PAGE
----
At Bocanova in Jack London Square, executive chef John Jackson and chef/owner Rick Hackett are preparing a Christmas Eve Feast of the Seven Fishes in their restaurant’s signature Pan-American style. The idea took shape earlier this year while Hackett was traveling through Argentina and Peru and rediscovering the large Italian influence on South American cuisine. Says chef Hackett, “When you look at some of the more traditional dishes, they include calamari, lobster, and other shellfish, but I’ve created a menu just featuring fish with the addition of shellfish in the sauces and broths. Since Bocanova is Pan American, I’ve incorporated ingredients and spices indigenous to South America, especially Peru.”

Everyone who comes to Bocanova on December 24 will be enjoying the prix fixe Feast of the Seven Fishes menu, but accommodations for children, vegetarians, and those with shellfish allergies are in the works.  Cost is $68 per person (children under 6 at no charge and children up to 12 at $28).

Bocanova
55 Webster St, Oakland
510.444.1233, Bocanova.com

 

RECIPES

 

Photo by Stacy Ventura

Photo by Stacy Ventura

BUCATINI WITH DUNGENESS CRAB

This amazingly rich and luxurious pasta dish, courtesy of Rocky Maselli, executive chef at A16 Rockridge, is simple to prepare and offers a great way to showcase Dungeness crab. Chef Maselli says that if you take the time to buy whole crabs and clean them yourself, you can collect the crab fat to incorporate into this sauce. “It will add even more sweet Dungeness crab flavor to this pasta, elevating it from luxurious to decadent,” he says.

Yields 4 portions

1¼ cups Dungeness crab meat
2 tablespoons extra virgin olive oil
1 clove garlic, crushed
Pinch chile flakes
1½ cups San Marzano tomatoes, chopped
1 pound bucatini pasta
¼ cup chopped flat leaf parsley
Zest of 1 meyer lemon plus juice
Salt as needed

Heat the oil in a saucepan on medium heat. Gently sauté the garlic until it starts to take on a golden brown color. Then remove and discard the garlic.

Add chile flakes to the pan, cooking briefly before adding the tomatoes. Cook until the sauce thickens. Reduce heat and add the crab meat (plus crab fat, if you have it).

Cook bucatini in a generous amount of boiling, salted water until al dente, drain, and toss with the crab sauce.

Sprinkle in the chopped parsley, add lemon zest, and toss again. Adjust seasoning with salt and lemon juice and serve.

 

 

John Jackson (on left) and  Rick Hackett with the Salt-Cured Ahi Tuna Tataki in the Bocanova dining room.  Photo by Nicki Rosario

John Jackson (on left) and Rick Hackett with the Salt-Cured Ahi Tuna Tataki in the Bocanova dining room.
Photo by Nicki Rosario

SALT-CURED AHI TUNA TATAKI

By Chef Rick Hackett of Bocanova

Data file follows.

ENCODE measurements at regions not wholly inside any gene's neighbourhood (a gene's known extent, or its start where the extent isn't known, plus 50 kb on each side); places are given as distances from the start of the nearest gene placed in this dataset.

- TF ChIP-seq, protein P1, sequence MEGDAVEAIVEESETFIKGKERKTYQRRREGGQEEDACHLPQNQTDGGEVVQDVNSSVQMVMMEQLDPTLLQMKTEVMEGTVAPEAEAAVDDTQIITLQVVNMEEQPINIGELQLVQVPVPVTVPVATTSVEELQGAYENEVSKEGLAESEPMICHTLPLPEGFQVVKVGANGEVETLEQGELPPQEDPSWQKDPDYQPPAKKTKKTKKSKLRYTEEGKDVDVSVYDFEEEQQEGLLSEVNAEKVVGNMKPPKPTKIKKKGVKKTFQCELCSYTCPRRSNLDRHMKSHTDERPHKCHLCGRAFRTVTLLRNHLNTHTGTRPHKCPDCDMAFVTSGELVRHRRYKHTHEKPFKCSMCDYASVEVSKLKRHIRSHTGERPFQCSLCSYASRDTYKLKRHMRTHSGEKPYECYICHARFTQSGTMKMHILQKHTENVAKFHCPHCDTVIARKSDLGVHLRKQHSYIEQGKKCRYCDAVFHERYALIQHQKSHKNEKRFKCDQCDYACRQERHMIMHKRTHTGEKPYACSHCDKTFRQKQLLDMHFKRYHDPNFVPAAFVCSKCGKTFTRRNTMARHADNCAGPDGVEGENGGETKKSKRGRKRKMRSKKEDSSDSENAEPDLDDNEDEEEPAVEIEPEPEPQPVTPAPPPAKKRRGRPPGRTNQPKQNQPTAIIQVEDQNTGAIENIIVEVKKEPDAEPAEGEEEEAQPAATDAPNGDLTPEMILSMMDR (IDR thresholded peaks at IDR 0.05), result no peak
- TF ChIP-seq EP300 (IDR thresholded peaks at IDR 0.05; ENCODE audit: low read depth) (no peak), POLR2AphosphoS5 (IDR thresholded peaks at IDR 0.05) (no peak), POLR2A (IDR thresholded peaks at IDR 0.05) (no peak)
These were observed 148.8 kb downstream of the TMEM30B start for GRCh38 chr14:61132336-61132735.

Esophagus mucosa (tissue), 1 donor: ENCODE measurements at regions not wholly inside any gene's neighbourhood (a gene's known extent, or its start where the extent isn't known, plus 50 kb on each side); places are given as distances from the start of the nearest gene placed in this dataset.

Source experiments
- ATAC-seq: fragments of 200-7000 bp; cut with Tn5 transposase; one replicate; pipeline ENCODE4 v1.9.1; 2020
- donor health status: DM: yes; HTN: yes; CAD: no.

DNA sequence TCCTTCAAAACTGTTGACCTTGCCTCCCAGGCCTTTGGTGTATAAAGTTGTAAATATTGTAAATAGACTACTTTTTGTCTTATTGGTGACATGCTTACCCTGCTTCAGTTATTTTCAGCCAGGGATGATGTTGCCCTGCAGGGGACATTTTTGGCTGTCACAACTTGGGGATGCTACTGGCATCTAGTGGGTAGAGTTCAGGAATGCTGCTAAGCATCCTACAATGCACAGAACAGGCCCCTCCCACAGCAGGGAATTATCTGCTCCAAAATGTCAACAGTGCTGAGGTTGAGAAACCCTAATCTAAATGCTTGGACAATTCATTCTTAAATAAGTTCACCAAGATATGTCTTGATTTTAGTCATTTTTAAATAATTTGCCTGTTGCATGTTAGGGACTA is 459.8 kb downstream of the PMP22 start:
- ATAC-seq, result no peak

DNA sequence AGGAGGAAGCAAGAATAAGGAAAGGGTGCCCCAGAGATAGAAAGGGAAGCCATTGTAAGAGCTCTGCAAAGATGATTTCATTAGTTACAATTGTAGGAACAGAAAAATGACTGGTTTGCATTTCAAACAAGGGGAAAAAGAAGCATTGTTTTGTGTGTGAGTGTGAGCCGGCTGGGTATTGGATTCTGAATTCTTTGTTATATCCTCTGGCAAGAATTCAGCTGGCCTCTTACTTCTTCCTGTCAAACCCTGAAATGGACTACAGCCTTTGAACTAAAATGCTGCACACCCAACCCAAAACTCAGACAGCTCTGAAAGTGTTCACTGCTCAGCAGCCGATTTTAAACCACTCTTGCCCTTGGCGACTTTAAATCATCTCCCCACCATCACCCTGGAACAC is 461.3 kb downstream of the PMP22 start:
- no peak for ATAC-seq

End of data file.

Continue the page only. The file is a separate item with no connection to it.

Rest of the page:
Photo by Nicki Rosario

Photo by Nicki Rosario

Look for this appetizer on Bocanova’s Christmas Eve Feast of the Seven Fishes menu. Chef Hackett says to sear the tuna in a light flavorless oil such as grape seed oil, so as not to detract from the flavor of the salt-cure or the tuna itself.

12 ounces sushi-grade Hawaiian ahi tuna loin, fabricated into a rectangular bar
1 ounce Old Istanbul Blend from Juliet Mae (an exotic blend of Turkish spices and chiles)
¼ ounce coriander seed, toasted and coarsely ground
¼ ounce cumin seed, toasted and coarsely ground
½ ounce ground Marash chile pepper
(a Turkish chile pepper that resembles Aleppo pepper)
¼ ounce black peppercorn, coarsely ground
¼ ounce pink peppercorn, coarsely ground
2 ounces sea salt, finely ground
1 ounce black sea salt, finely ground
1 ounce granulated sugar
Zest of one orange
Zest of one lime
2 ounces high-quality sherry wine
Grape seed oil for searing

In a stainless steel nonreactive bowl, mix together all of the dried spice ingredients along with the salt, sugar, and orange and lime zest.

Using a pastry brush coat the ahi tuna bar on all sides with a liberal amount of sherry wine. Then place the sherry-coated tuna bar into the stainless steel bowl with the dried spice mix. Using your hands, gently press generous amounts of the salt-spice cure mix onto each of the 4 sides of the tuna bar.

Place the spice- and salt-covered tuna bar on a roasting rack set over a sheet pan to catch the drippings from the tuna as it cures in the refrigerator. Allow it to cure for at least 24 hours, but no more than 36 hours.

When ready to serve the tuna, remove it from the refrigerator and brush away the dried spice-salt cure from all sides. Heat some grape seed oil in a sauté pan to very hot and quickly sear the ahi on all four sides. Allow it to cool completely and then using an extremely sharp slicer, portion the tuna into equally thin perfect slices. Serve with a salad of lightly pickled cucumbers garnished with cilantro and thin slices of ripe avocado.

 

 

STUFFED CALAMARI  WITH CELERY, RAISINS AND PINE NUTS

SVentura_P7F3292Yields 6 servings